At trial, the jury found that Taq polymerase was a “substantial portion” of the patented invention, and in 2014, the Federal Circuit affirmed, holding that a single, important component of a patented invention can be a “substantial portion.” In reaching this result, the Federal Circuit reasoned that LifeTech’s expert testified that Taq polymerase was one of the “main” or “major” components of the kit and that the kit would be inoperable without it.

The Supreme Court rejected the Federal Circuit’s approach, instead adopting a bright-line rule that a single component can never be a “substantial portion” of a patented invention under Section 271(f)(1). Relying on various tools of statutory interpretation, the Court concluded that the term “substantial portion” is most reasonably read to require a quantitative measure, rather than a qualitative measure. For example, if a patented invention requires components A, B and C, supplying component A from the United States to be combined with B and C overseas is not patent infringement under the Court’s ruling. One of the Court’s goals for adopting this test was to avoid the uncertainty for courts and market participants caused by the Federal Circuit’s case-specific test. Under this approach, courts do not need to conduct the kind of fact-intensive inquiries that the District Court and Federal Circuit conducted regarding the importance of the Taq polymerase.

Looking ahead

While the Supreme Court provides a bright-line rule that a single component is not a “substantial portion,” it leaves open a number of unanswered questions. For instance, as a threshold matter, how does one parse out the “components” of a patented invention? Because Promega and LifeTech agreed on the components of the toolkit, the Court expressly declined to answer that question, including “whether and how that inquiry relates to the elements of a patent claim.” Further, if supplying a single component is insufficient, how many components would be sufficient? In a short concurrence, Justice Alito raises this question, noting that the majority does not suggest that any number greater than one is sufficient. This, of course, begs the question: would the outcome have been different if LifeTech had supplied two out of the five components? Or, did LifeTech need to supply three or more of the five components? These questions—and potentially others—will have to be answered by the lower courts. Businesses with international supply chains will have to follow these further developments to gain some of the additional certainty the Supreme Court attempted to provide with this ruling.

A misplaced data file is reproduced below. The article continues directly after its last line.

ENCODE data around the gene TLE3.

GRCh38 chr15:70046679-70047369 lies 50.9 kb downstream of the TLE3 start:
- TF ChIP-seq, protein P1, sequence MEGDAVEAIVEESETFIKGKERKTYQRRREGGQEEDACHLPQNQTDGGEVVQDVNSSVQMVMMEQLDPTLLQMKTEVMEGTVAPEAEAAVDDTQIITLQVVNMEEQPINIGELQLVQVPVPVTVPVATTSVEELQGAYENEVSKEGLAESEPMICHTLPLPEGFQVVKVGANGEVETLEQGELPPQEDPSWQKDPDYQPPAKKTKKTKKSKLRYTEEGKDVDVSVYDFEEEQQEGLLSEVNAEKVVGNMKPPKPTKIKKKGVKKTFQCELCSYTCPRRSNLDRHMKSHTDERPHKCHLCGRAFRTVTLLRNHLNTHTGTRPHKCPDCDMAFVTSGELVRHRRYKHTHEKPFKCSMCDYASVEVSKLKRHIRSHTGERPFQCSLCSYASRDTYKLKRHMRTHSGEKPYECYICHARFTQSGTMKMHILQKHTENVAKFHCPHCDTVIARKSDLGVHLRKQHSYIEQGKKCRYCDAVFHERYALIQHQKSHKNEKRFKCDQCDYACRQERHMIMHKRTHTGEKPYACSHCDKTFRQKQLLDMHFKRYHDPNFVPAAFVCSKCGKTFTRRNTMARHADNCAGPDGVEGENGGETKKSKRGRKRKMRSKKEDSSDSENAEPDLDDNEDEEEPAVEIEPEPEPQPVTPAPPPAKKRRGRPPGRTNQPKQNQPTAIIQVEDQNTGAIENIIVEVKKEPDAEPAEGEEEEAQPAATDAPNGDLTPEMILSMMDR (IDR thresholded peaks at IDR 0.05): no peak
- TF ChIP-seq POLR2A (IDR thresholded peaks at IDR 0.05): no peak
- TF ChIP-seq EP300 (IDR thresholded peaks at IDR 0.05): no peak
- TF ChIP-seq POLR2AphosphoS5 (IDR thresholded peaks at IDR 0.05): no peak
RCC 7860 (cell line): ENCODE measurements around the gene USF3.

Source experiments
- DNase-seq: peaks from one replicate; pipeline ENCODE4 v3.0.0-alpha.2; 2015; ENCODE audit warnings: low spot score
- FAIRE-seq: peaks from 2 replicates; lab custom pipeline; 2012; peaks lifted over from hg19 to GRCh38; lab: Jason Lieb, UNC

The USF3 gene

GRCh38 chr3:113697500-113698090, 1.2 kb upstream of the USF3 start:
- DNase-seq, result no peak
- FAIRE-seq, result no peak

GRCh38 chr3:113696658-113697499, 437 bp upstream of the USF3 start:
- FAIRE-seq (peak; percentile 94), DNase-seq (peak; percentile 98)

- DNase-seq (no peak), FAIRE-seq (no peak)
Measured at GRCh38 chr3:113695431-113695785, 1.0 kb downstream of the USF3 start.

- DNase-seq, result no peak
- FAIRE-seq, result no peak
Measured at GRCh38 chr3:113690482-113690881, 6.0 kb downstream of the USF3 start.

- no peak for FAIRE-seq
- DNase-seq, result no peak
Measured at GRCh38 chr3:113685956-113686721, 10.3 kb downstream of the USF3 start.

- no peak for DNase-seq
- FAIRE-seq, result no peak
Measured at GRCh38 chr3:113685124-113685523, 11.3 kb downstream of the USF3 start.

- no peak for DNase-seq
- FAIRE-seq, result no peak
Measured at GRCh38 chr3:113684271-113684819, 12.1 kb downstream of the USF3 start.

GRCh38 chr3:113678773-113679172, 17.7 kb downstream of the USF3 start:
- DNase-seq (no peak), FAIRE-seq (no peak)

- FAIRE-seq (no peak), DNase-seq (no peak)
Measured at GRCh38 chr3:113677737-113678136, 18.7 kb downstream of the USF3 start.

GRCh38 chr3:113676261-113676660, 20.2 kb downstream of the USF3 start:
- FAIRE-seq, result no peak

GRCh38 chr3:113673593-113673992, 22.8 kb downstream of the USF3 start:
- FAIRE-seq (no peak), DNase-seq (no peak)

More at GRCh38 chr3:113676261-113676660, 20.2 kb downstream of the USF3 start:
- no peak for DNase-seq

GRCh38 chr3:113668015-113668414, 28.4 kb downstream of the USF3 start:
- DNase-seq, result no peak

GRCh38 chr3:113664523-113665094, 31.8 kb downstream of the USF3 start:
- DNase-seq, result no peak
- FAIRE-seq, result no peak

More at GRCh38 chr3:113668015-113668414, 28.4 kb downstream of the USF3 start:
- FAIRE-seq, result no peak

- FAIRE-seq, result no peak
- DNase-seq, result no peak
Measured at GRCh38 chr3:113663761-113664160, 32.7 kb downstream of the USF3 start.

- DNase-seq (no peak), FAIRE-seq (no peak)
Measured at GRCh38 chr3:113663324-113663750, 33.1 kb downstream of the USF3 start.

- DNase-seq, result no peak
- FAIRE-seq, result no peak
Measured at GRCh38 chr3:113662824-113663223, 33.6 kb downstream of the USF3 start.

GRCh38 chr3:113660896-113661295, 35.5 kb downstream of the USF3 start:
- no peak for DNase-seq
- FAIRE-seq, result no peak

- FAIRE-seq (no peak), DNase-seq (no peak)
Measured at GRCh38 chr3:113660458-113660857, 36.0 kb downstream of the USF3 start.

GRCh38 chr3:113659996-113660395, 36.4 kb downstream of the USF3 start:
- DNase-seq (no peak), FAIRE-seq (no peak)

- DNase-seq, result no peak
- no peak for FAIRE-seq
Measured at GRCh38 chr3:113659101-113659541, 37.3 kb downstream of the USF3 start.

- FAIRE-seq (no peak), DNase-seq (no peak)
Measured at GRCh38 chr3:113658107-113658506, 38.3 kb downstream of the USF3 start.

The foregoing has been prepared for the general information of clients and friends of the firm. It is not meant to provide legal advice with respect to any specific matter and should not be acted upon without professional counsel. If you have any questions or require any further information regarding these or other related matters, please contact your regular Nixon Peabody LLP representative. This material may be considered advertising under certain rules of professional conduct.